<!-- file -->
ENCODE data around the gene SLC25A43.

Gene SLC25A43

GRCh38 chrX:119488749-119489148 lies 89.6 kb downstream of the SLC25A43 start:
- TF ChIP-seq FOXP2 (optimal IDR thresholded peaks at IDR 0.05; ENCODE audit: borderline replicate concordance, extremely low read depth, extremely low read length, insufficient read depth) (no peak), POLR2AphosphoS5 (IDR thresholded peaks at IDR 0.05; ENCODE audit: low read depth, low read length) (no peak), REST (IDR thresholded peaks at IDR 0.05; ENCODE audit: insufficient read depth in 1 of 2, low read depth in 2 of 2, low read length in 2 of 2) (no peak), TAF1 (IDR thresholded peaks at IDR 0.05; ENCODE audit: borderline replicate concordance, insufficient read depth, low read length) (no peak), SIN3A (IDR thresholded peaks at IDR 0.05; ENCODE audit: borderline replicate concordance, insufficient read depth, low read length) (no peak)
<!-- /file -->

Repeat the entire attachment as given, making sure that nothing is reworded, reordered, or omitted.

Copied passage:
ENCODE data around the gene SLC25A43.

Gene SLC25A43

GRCh38 chrX:119488749-119489148 lies 89.6 kb downstream of the SLC25A43 start:
- TF ChIP-seq FOXP2 (optimal IDR thresholded peaks at IDR 0.05; ENCODE audit: borderline replicate concordance, extremely low read depth, extremely low read length, insufficient read depth) (no peak), POLR2AphosphoS5 (IDR thresholded peaks at IDR 0.05; ENCODE audit: low read depth, low read length) (no peak), REST (IDR thresholded peaks at IDR 0.05; ENCODE audit: insufficient read depth in 1 of 2, low read depth in 2 of 2, low read length in 2 of 2) (no peak), TAF1 (IDR thresholded peaks at IDR 0.05; ENCODE audit: borderline replicate concordance, insufficient read depth, low read length) (no peak), SIN3A (IDR thresholded peaks at IDR 0.05; ENCODE audit: borderline replicate concordance, insufficient read depth, low read length) (no peak)